Citrix is aiming to shave $200m off its cost base by spinning off its GoTo arm and axing 1,000 jobs across the remainder of its workforce.
The virtualisation vendor announced that its GoTo range of Software-as-a-Service (SaaS) products are to be housed in a newly created and separate publicly traded entity. The split – which will affect the GoToAssist, GoToMeeting, GoToMyPC, GoToTraining, GoToWebinar, Grasshopper and OpenVoice products – is scheduled to happen in the second half of next year.
Citrix claims the move is intended to be "a tax-free spinoff" to existing shareholders, who will own shares in both companies following the separation. The GoTo arm turned over $600m in the 12-month period to 30 September.
Bob Calderoni, interim chief executive at Citrix, said: "Upon review, it is clear to us that the GoTo family of products is best suited to grow and operate as a standalone business. This separation will create a leading, pure-play SaaS company that will have a targeted focus with the flexibility to invest in its portfolio of products. It will also allow Citrix to refocus and amplify investment in our core mission to enable secure and reliable delivery of apps and data for the modern enterprise. We look forward to a seamless transition for our employees, customers, partners and other key stakeholders."
The vendor has also announced that, following a review of its operations, it will undertake an exercise in "realignment of resources" that it expects will result in the loss of 1,000 full-time and contract staff across its global operations – equating to about one in 10 of its employees. The cuts will mostly be made this month and in January 2016. As of the start of this calendar year Citrix had a total of 10,081 employees.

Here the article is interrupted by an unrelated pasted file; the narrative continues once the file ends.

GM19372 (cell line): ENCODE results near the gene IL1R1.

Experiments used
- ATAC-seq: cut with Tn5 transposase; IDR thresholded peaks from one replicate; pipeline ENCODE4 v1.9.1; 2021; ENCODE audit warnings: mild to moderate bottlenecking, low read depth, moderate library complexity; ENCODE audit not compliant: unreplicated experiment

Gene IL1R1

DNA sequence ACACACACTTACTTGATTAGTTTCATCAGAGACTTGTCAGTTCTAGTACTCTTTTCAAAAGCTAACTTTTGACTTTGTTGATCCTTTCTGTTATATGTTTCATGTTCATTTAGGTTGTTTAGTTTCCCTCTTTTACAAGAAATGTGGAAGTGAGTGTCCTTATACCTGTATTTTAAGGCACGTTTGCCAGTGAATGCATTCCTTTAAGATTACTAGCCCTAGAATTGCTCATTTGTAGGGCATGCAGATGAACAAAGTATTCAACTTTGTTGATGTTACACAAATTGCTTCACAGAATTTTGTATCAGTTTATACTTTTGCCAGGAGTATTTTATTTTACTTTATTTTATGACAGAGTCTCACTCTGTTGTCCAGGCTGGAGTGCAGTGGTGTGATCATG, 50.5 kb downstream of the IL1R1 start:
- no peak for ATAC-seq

A company statement said: "The restructuring will focus on simplification of the company's enterprise go-to-market motion and roles while improving coverage, reflect changes in the company's product focus, and balance resources with demand across the company's marketing, general and administration areas."
The firm believes its actions will ultimately result in an annual total of $200m in pre-tax savings, three quarters of which will be realised in its 2016 fiscal year. However, Citrix is also bracing for between $65m and $85m in pre-tax charges in relation to severance pay for the employees it is to let go.
"We are simplifying our business in all areas – product, marketing, sales, operations and development," added Calderoni.
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